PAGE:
Jack Smith seeks January 2 trial date as critics doubt constitutionality of Trump case

August 13, 2023

CBS News reported last week that Special Counsel Jack Smith is seeking to have former President Donald Trump go on trial in January for charges relating to his behavior after the 2020 election.

Yet even as Smith is rushing ahead to prosecute the former president, critics maintain that his case is unconstitutional.  

Trump's lawyer has never seen a similar case "go to trial before two or three years"

CBS News quoted a brief filed by prosecution attorneys which argued that "a January 2 trial date would vindicate the public's strong interest in a speedy trial."

While Trump's legal team must respond in court by August 17, CBS News noted that a Trump campaign spokesperson was quick to hit back on Thursday.

"Deranged Jack Smith and the Biden Department of Justice are blatantly playing political games, proving even further that they are overtly committing election interference because they know that President Trump is the leading candidate in the race to win the White House," the spokesperson was quoted as saying.

Meanwhile, Trump lawyer John Lauro told CBS News' "Face the Nation" that "in 40 years of practicing law, on a case of this magnitude, I've not known a single case to go to trial before two or three years."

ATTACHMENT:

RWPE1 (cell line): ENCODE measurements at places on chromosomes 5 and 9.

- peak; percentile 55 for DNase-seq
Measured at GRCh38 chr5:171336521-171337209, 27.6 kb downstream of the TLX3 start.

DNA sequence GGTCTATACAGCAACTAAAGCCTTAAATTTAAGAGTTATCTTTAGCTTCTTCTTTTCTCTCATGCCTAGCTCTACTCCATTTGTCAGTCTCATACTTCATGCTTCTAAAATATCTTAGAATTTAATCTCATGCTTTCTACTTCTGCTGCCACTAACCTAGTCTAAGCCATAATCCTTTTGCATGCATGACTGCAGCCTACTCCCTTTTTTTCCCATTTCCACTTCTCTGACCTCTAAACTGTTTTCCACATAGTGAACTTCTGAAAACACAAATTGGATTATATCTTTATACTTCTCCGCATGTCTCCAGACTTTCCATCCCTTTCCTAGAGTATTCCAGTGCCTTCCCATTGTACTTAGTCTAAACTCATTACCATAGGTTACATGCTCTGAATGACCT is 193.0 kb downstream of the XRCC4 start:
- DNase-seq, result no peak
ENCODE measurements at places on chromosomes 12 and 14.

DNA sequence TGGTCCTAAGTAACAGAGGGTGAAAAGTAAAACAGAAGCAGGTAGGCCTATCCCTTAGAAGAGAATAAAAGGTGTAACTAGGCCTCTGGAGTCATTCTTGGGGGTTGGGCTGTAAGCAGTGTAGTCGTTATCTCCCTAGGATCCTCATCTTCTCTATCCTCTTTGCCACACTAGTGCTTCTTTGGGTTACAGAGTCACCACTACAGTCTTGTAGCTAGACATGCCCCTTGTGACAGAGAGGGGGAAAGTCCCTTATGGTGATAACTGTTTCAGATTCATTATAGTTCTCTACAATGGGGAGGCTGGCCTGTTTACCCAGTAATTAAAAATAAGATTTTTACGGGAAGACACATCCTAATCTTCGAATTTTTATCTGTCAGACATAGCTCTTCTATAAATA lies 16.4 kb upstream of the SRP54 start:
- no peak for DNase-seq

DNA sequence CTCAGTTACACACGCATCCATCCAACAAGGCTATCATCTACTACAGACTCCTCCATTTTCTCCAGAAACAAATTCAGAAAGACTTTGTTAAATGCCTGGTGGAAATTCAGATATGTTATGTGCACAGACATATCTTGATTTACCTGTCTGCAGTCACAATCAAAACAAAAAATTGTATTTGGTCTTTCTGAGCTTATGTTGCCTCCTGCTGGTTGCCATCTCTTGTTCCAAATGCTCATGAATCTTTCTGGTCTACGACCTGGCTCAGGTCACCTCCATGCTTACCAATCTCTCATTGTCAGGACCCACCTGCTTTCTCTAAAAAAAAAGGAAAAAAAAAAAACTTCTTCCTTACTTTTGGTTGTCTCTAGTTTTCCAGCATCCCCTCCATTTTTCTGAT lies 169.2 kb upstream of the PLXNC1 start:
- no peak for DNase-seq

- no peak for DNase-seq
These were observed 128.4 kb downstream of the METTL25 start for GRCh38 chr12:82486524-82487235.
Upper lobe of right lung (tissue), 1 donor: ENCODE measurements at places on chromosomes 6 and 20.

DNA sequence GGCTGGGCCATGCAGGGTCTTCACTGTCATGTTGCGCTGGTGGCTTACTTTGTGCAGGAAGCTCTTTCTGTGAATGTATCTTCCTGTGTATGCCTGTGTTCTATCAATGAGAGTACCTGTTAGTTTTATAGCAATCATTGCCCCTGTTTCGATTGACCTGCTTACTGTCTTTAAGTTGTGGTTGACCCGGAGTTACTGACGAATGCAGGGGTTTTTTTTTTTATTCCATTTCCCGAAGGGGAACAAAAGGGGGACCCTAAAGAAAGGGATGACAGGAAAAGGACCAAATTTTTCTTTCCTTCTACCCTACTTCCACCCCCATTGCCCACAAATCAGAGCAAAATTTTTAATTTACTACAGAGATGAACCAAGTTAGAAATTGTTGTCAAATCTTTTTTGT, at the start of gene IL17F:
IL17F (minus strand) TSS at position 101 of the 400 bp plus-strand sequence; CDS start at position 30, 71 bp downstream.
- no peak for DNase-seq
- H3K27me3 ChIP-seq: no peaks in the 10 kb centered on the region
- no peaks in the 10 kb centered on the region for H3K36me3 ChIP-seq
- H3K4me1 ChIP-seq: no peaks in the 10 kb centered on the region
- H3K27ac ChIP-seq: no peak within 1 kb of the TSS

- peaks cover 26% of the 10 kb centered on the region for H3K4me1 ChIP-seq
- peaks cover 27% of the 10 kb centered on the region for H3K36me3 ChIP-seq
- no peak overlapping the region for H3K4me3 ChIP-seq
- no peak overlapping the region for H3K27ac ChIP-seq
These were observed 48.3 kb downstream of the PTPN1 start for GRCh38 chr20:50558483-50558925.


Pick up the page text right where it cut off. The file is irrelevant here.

Defense will request a change of menu

Lauro explained that his team is planning to file "a number of motions," such as seeking to have the venue moved from the nation's capital to West Virginia.

What's more, Lauro slammed the case as being "a Swiss cheese indictment" that he will "100%" move to dismiss on First Amendment grounds.

Lauro is not alone in insisting that Trump's post-election statements were constitutionally protected, as former Assistant United States Attorney Andrew C. McCarthy recently made the same argument in an op-ed piece for the New York Post.

Trump called for peace on January 6

McCarthy wrote that "Smith intends to try Trump for the Capitol riot even though he hasn’t charged Trump for the Capitol riot."

He noted that Smith's "45-page screed" contains no allegations of seditious conspiracy, insurrection, rioting, criminal assessment, as such charges "would have been untenable."

"The First Amendment protects expression, and especially political speech, that is aggressive, obnoxious and even false," the former assistant United States attorney stressed.

McCarthy highlighted how on January 6 Trump put up social media posts in which he explicitly instructed his supporters to be peaceful, a fact which Smith's indictment ignores.

" A free people [claim] their rights, as derived from the laws of nature."
Thomas Jefferson
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